The many faces of COPD in real life: a longitudinal analysis of the NOVELTY cohort

The diagnosis of COPD requires the demonstration of non-fully reversible airflow limitation by spirometry in the appropriate clinical context.

Yet, there are patients with symptoms and relevant exposures suggestive of COPD with either normal spirometry (pre-COPD) or preserved ratio but impaired spirometry (PRISm).

Their prevalence, clinical characteristics and associated outcomes in a real-life setting are unclear.

To investigate them, we studied 3183 patients diagnosed with COPD by their attending physician included in the NOVELTY study ( identifier NCT02760329), a global, 3-year, observational, real-life cohort that included patients recruited from both primary and specialist care clinics in 18 countries.

We found that:

  1. Approximately a quarter of patients diagnosed with (and treated for) COPD in real life did not fulfil the spirometric diagnostic criteria recommended by the Global Initiative for Chronic Obstructive Lung Disease (GOLD), and could be instead categorised as pre-COPD (13%) or PRISm (14%);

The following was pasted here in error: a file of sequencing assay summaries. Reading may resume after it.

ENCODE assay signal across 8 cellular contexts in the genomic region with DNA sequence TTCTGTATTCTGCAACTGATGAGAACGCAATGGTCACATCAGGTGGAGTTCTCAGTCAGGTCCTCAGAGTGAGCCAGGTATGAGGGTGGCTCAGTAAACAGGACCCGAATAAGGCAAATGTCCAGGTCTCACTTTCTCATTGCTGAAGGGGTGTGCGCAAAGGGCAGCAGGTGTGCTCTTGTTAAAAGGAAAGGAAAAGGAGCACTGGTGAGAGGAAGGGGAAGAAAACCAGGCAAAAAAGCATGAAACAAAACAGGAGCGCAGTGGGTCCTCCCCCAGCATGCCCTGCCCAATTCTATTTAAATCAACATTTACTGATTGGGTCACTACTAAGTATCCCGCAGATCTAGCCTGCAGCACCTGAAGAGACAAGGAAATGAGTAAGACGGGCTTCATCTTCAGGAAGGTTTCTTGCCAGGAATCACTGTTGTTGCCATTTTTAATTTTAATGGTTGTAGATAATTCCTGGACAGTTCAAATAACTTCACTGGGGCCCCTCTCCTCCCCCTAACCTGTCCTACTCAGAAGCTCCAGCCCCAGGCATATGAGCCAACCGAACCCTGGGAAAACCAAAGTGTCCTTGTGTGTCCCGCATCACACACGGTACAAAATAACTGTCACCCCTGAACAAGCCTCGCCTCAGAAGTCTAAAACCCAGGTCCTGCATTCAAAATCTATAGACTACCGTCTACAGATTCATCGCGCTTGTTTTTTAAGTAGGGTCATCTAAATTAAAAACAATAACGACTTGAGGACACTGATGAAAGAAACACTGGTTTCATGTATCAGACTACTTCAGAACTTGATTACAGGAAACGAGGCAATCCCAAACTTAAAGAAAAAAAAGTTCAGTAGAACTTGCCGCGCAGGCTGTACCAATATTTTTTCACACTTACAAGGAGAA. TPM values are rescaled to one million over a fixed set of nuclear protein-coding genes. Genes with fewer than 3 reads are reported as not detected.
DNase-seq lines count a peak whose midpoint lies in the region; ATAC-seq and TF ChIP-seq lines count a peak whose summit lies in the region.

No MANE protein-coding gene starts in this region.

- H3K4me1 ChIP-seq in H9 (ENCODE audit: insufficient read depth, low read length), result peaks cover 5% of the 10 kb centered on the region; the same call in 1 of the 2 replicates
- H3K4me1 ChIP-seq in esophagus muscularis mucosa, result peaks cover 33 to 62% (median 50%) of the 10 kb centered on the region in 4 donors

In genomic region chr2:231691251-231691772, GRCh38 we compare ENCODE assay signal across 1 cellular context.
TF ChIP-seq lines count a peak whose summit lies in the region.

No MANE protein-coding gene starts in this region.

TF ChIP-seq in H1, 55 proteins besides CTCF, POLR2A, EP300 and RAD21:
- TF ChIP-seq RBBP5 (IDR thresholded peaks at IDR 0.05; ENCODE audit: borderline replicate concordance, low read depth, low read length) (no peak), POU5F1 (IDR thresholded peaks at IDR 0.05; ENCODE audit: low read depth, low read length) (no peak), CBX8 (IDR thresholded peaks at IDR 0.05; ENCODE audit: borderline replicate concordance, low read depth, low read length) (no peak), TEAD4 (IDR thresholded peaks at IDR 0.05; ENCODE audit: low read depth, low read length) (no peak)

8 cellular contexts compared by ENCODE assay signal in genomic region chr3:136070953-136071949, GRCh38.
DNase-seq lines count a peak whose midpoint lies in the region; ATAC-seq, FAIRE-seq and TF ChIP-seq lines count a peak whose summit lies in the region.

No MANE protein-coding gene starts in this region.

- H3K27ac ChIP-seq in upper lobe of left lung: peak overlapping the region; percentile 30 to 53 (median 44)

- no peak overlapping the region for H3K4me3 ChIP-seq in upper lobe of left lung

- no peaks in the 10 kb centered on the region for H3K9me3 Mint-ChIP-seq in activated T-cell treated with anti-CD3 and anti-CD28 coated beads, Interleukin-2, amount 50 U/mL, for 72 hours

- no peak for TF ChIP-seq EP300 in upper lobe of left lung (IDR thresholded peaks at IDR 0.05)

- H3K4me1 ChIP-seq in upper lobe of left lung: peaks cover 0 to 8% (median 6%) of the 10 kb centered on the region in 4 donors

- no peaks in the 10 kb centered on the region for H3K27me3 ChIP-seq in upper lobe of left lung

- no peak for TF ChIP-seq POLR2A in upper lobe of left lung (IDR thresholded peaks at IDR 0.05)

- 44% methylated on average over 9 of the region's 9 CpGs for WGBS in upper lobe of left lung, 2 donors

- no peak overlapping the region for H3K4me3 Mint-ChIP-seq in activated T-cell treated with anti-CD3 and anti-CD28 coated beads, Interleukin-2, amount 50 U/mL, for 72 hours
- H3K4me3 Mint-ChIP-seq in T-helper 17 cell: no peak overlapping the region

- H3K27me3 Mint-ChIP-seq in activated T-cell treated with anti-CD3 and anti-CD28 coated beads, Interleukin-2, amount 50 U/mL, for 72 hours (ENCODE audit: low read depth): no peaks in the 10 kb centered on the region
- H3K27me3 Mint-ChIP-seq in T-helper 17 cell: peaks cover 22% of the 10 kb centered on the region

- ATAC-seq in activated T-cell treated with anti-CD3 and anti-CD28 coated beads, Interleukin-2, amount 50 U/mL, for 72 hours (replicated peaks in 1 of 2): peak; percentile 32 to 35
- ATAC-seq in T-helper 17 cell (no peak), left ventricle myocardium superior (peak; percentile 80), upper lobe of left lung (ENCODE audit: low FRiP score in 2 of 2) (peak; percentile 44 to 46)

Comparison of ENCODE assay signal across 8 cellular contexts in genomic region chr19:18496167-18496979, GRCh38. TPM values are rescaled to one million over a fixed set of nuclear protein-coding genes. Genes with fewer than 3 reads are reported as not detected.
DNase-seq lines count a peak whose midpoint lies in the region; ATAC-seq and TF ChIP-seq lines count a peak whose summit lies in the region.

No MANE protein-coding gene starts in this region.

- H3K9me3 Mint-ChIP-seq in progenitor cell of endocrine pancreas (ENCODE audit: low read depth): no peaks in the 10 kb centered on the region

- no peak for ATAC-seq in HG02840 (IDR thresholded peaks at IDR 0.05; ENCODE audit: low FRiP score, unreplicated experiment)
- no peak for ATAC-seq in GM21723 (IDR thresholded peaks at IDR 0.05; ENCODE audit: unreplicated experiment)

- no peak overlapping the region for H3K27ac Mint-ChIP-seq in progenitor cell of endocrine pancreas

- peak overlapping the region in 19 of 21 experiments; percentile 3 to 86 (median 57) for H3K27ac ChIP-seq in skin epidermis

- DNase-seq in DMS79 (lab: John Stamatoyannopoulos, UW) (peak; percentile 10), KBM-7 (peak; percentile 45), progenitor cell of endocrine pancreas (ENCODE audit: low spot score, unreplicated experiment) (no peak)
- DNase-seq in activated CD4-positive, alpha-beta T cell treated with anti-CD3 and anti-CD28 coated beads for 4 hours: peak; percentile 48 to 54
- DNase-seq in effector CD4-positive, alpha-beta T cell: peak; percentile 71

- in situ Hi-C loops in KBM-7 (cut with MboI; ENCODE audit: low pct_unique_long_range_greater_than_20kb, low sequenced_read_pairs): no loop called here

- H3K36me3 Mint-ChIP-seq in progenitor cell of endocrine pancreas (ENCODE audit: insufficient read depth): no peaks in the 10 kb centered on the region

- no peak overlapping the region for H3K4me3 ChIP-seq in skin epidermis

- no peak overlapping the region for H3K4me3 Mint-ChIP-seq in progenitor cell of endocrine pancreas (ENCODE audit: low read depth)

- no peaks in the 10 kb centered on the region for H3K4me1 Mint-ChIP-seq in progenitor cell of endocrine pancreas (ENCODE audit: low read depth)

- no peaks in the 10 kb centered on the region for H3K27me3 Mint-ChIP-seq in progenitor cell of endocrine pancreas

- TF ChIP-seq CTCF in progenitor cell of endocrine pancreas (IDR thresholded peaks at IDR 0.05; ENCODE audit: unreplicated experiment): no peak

2. Disease burden (symptoms and exacerbations) was highest in GOLD 3-4 patients (exacerbations per person-year (PPY) 0.82) and lower but similar in those in GOLD 1-2, pre-COPD and PRISm (exacerbations range 0.27-0.43 PPY);
  3. Lung function decline was highest in pre-COPD and GOLD 1-2, and much less pronounced in PRISm and GOLD 3-4;
  4. PRISm and pre-COPD were not stable diagnostic categories and change substantially over time; and
  5. All-cause mortality was highest in GOLD 3-4, lowest in pre-COPD, and intermediate and similar in GOLD 1-2 and PRISm.

Patients diagnosed COPD in a real-life clinical setting present great diversity in symptom burden, progression and survival, warranting medical attention.

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Autores: Alvar Agustí, Rod Hughes, Eleni Rapsomaki, Barry Make, Ricardo Del Olmo, Alberto Papi, David Price, Laura Benton, Stefan Franzen, Jørgen Vestbo, Hana Mullerova

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